There are so many types of food in Malaysia which is contributed by our rich and diverse multi-cultural backgrounds. With more than 28 million people in the country who comes from all walks of life, we are all spoilt for choice when it comes to food. In fact, we have a problem deciding what to eat in every meal. Bear in mind that the 3 main meals are most important while whatever comes between can be avoided and skipped.
So what would be the best Malaysian diet which can be regarded as healthy? Below are some guidelines.
The typical Malaysian’s roti canai might not be a good start because it is filled with carbohydrate. A full protein-rich breakfast would be most ideally be one the ‘telur setengah masak’ using Omega-3 eggs. You can add in 2 pieces of bread to give it a bit of a balance though.
On the other hand, you can have a standard Nasi Lemak with a hard-boiled egg as an alternative. Nasi Lemak after all has a bit of everything which is important to start the day right. Try your best not to have an overly heavy breakfast like Bak Kut Teh although it is a common practice in places like Klang.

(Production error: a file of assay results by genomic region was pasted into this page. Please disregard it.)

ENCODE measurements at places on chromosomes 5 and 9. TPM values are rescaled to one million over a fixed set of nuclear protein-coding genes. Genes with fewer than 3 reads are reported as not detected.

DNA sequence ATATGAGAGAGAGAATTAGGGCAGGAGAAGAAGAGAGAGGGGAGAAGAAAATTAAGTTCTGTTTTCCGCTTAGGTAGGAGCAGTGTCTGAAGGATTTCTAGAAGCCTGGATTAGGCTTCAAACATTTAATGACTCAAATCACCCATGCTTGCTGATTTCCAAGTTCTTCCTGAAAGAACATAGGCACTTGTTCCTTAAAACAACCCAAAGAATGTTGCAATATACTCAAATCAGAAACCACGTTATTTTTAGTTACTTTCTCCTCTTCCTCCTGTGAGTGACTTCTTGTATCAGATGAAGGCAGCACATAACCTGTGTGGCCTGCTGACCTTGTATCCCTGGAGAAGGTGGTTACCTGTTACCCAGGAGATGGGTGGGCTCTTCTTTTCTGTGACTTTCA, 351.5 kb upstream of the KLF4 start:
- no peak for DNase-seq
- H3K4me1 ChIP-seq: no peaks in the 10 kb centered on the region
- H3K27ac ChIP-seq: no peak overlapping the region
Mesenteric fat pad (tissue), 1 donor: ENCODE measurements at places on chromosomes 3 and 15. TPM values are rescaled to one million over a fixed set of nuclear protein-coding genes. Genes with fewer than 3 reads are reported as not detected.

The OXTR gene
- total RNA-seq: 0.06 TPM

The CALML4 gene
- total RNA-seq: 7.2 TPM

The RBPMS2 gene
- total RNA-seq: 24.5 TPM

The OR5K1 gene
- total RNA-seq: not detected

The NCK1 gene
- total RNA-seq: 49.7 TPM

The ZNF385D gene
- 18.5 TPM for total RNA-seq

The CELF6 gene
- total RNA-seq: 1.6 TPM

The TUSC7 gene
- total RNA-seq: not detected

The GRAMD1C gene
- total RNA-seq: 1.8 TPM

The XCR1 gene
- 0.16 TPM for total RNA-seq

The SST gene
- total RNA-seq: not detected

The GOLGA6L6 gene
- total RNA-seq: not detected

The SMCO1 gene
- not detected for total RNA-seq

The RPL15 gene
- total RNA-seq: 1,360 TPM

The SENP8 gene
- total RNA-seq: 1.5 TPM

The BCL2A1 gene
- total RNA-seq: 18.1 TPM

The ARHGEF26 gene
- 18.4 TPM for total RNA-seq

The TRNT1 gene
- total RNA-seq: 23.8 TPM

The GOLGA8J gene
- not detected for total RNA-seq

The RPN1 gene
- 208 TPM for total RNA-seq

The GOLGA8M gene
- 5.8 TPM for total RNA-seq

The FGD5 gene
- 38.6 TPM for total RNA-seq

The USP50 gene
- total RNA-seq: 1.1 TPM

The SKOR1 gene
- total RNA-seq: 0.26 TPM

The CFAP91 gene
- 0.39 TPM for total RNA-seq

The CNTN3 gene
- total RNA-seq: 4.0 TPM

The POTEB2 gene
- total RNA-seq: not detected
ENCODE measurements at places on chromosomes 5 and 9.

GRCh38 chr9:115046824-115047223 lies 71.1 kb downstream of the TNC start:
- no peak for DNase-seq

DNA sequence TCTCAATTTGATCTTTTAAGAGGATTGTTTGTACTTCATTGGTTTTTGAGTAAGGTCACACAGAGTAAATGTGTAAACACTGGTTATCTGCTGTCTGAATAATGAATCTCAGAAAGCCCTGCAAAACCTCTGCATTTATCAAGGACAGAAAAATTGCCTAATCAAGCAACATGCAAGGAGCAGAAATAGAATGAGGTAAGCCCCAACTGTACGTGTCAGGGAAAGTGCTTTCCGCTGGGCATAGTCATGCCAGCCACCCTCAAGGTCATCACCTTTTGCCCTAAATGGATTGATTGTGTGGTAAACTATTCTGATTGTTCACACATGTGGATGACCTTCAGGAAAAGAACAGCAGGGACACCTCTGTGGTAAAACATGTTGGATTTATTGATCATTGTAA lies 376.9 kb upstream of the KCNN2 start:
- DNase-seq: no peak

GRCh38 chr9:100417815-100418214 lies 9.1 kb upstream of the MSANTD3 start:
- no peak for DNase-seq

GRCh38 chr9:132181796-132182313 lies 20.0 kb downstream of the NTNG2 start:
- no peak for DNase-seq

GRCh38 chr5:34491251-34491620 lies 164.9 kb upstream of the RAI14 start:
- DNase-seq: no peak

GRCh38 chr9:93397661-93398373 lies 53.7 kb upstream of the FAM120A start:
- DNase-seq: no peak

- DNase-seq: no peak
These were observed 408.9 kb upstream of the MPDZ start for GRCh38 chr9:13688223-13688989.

For lunch, it would be good to have a moderate one. This rule of 80% would apply here. You can have a plate of Chicken or Duck rice. Nasi kandar would be fine as well but try not to have too much rice for lunch as it would make you sleepy, which could be extremely challenging if you are going to go for class or continue working later.
Tea time is the most challenging meal because if you eat too much, you might over-eat for dinner or become too full then. So it would be a good time to have teh tarik or Nescafe to keep your adrenaline pushing for the last few hours of the working day. If you must eat, it would be good to have some ‘kueh’ although you must not have too much. Caffeine is a good ingredient which will keep you attentive, at least for the long drive home.
This is where you can have the heavy meals. Bak Kut Teh (for the non-Muslims) is a good choice for dinner but you must be cautious with the fats. Satay and Murtabak too are good choices as they are all rich in protein and carbohydrate. Remember the good practice of being 80% full as well.
Where possible, supper should not exist. But if you really need to go for supper, you should have a cup of ‘Limau Ais’ instead of ‘Teh Tarik’. The ice lemon drink will drain off some of the oil in your diet while Teh Tarik might keep you awake and will deprive you off the sleep you need. As mentioned, Supper should be skipped where possible.
There are a million other choices when it comes to Malaysian food. All types of food when consumed must be taken in moderation. Less salt, less oil and lesser portion would be most ideal.